https://www.autopia.org/forums/the-d...tail-clay.html

Picking something up and scratching the paint is still a concern. You're right that not kneading frequently is the main cause of this, but doing so does not elimiante all risk. You mention that buffing pads do a poor job picking up and absorbing contaminates. I don't happen to agree, but one thing that is true is that clay doesn't absorb contaminates *at all* until you knead it. Kneading frequently is crucial, because it all stays right on the surface until you knead. I learned this the hard way - I scratched a rocker panel on a car I owned when I was first detailing way back in the day. I was actually kneading, but the thing I picked up must have just been too big.

If you have a car that hasn't been maintained, sure, you definitely may need to clay the entire thing. But on a well maintained car, especially that's been garaged? With new paint? You don't need to. Larry from Ammo NYC is nothing if not, "extremely careful", check out what he has to say at 3:50 and what he says about pads after the text...

https://www.youtube.com/watch?v=z63QAlLMgSM

What he says about keeping your pads clean is a concern but, again, if you're dealing a clean car whose surface has been kept clean and protected it's not an issue.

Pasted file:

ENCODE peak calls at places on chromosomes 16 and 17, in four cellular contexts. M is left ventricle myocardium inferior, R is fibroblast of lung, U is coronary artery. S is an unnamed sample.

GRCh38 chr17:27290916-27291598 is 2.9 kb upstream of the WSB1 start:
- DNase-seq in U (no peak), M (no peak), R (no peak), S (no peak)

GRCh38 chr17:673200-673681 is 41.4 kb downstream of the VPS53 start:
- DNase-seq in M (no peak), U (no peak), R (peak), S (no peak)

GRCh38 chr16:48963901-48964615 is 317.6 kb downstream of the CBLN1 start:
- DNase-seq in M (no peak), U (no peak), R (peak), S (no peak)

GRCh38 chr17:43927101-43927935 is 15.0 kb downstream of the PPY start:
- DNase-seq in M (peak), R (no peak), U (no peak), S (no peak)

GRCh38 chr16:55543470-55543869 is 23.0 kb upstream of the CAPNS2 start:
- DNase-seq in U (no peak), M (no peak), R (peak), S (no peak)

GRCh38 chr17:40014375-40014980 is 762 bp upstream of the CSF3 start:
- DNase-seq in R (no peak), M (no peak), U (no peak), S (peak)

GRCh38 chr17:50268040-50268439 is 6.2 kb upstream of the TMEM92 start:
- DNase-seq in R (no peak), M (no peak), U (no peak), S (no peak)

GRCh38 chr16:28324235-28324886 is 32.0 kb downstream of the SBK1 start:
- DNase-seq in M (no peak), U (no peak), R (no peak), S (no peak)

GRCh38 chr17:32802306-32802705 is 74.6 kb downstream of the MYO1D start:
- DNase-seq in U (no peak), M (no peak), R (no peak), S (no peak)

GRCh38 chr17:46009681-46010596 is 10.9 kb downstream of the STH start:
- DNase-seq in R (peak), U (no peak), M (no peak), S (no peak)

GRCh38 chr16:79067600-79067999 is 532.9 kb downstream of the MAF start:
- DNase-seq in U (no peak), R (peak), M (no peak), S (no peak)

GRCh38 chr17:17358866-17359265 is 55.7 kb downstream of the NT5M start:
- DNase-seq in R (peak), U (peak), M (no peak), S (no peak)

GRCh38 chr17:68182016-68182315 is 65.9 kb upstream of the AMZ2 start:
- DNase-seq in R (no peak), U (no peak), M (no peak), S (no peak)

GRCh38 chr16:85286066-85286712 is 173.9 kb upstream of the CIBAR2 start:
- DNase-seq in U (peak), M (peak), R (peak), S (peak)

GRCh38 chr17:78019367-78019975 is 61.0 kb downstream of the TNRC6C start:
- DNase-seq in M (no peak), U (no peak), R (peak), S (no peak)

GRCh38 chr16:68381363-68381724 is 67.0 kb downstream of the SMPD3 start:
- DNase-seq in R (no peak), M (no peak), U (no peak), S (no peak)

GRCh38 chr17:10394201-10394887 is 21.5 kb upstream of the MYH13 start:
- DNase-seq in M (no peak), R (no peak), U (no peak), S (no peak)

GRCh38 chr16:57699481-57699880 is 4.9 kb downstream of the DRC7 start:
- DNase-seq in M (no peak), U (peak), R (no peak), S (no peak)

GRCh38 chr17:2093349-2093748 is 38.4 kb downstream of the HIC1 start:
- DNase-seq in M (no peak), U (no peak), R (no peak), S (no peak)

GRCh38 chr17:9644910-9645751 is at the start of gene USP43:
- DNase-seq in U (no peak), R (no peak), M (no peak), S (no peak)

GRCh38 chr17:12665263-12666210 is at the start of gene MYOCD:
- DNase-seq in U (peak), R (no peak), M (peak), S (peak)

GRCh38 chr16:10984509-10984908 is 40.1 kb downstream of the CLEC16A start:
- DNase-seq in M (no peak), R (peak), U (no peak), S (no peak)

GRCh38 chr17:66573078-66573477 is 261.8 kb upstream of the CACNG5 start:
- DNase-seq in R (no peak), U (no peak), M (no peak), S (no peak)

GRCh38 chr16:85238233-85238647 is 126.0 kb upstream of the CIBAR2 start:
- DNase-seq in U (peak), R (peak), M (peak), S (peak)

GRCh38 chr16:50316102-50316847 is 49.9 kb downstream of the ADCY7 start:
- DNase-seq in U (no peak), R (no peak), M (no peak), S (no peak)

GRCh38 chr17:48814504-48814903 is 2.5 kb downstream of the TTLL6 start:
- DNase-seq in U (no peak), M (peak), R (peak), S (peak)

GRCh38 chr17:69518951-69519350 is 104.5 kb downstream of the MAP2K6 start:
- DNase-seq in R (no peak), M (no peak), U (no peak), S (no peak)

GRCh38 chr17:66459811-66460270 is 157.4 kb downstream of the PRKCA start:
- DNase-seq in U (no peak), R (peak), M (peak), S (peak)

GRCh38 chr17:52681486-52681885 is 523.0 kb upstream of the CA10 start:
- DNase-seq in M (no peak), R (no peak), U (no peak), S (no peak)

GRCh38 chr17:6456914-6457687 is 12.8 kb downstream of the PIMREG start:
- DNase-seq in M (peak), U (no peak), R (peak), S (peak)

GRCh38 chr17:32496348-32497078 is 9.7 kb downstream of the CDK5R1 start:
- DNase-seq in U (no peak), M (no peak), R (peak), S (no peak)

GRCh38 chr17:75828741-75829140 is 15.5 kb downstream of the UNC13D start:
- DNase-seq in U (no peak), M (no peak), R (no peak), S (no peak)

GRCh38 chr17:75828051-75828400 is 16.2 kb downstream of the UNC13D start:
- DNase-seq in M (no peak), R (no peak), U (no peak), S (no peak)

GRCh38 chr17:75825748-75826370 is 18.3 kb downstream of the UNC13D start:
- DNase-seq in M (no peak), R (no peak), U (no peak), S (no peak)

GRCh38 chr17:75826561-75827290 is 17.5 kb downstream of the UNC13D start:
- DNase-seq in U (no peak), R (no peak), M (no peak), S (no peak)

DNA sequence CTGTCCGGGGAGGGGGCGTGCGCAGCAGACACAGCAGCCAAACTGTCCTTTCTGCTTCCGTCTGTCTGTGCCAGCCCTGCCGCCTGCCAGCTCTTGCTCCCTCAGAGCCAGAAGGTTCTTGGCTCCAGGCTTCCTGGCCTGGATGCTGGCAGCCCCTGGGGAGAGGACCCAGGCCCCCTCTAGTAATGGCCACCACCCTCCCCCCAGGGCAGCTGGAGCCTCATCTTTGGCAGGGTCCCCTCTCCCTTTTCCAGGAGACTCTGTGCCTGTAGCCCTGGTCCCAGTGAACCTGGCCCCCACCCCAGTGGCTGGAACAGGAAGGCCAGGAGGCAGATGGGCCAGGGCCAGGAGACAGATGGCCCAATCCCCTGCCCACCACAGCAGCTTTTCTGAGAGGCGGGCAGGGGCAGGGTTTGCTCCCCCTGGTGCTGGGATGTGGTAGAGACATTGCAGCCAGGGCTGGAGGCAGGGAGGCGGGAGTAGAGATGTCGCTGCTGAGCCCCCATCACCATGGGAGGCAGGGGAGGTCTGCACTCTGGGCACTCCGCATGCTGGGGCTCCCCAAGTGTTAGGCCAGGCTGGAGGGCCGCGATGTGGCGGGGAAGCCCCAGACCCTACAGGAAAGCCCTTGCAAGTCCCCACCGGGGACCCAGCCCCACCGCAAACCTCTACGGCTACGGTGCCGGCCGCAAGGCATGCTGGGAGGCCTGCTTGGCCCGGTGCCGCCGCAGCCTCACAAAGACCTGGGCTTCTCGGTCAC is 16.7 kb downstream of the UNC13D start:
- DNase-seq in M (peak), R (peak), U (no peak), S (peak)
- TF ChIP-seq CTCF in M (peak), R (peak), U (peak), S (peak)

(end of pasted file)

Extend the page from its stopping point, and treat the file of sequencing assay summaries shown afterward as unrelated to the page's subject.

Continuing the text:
The whole "you have to clay the car before polishing" thing has been driven by forum wisdom. That's fine, but if you started detailing before the clay frenzy you've probably detailed cars without using it. Like anything with detailing, if it doesn't need to be done based on the condition of the paint, don't do it.

I've certainly made my fair share of mistakes detailing, but swirls or holograms from polishing paint that hasn't been clayed? That has literally never happened to me. That's using both RO and rotary buffers with foam pads. As always you want to make sure the paint is super clean by giving it a thorough washing using an MF pad, two buckets, etc. and you want to make sure you're using clean pads...but that's true regardless of whether you are using clay or not.
Not even going to get into a semantics war of words as it is a total waste of my time. As the ex-owner of an award winning detail shop in Silicon Valley I produced many, many Pebble Beach/Monterey, and multiple other high end show car winners, Some of my repeat customers were asked to no longer compete as they always won every year. I have a successful technique that works.

Once again you are completely misinformed, claying is standard practice in the detailing world because it works not some Forum advice, prior to that was a liquid based paint cleaner that was incredibly toxic. Good Lord, where do you come up with this nonsense?
To be honest your Youtube buddy is wrong on many levels it is not even funny, but if it works for you great. He would not be anywhere near qualified to work in my shop, if I still had it.
I am done with this one.

Last edited by Grzldvt1; 04-20-2019 at 02:59 AM.